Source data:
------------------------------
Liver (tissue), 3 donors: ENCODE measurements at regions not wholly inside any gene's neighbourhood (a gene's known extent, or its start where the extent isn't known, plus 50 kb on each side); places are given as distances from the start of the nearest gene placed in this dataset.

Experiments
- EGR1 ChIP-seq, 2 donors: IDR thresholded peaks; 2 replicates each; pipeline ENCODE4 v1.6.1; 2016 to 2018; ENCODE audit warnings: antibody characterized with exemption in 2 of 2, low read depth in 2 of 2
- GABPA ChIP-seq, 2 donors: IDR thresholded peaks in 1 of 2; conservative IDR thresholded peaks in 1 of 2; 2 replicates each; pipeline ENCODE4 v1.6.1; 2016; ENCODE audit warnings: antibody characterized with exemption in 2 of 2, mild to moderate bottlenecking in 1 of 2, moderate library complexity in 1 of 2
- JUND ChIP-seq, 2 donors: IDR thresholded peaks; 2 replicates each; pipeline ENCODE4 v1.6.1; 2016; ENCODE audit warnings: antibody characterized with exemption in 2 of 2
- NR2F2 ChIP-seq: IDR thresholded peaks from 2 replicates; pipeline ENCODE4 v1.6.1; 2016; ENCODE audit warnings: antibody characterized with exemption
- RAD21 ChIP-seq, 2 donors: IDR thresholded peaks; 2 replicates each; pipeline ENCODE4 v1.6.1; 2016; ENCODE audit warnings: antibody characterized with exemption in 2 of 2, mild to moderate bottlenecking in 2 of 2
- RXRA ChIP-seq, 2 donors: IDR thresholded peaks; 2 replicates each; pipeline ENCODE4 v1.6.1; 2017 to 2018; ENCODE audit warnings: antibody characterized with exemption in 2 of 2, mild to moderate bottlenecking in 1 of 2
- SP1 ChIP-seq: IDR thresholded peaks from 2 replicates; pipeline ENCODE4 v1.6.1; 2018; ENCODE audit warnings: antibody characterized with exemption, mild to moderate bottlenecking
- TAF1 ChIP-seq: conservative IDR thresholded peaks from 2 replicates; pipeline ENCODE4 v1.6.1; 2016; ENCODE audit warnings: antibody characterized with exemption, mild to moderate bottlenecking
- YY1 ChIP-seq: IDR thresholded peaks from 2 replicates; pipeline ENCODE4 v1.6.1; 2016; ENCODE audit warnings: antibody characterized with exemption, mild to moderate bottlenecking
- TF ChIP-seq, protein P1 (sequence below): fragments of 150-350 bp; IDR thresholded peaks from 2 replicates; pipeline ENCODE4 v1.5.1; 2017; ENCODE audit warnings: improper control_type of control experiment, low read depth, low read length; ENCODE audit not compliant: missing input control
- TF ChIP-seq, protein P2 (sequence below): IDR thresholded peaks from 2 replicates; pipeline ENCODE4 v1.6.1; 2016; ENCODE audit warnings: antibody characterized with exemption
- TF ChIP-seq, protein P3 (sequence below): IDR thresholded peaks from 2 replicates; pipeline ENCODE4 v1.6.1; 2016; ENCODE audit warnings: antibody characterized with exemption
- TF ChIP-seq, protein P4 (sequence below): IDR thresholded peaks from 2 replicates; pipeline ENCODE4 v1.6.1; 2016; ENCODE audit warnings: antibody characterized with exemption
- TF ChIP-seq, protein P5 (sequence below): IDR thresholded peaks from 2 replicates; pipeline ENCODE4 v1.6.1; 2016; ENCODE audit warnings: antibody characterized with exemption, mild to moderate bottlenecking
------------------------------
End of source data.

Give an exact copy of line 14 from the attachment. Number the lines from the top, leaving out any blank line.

- TF ChIP-seq, protein P3 (sequence below): IDR thresholded peaks from 2 replicates; pipeline ENCODE4 v1.6.1; 2016; ENCODE audit warnings: antibody characterized with exemption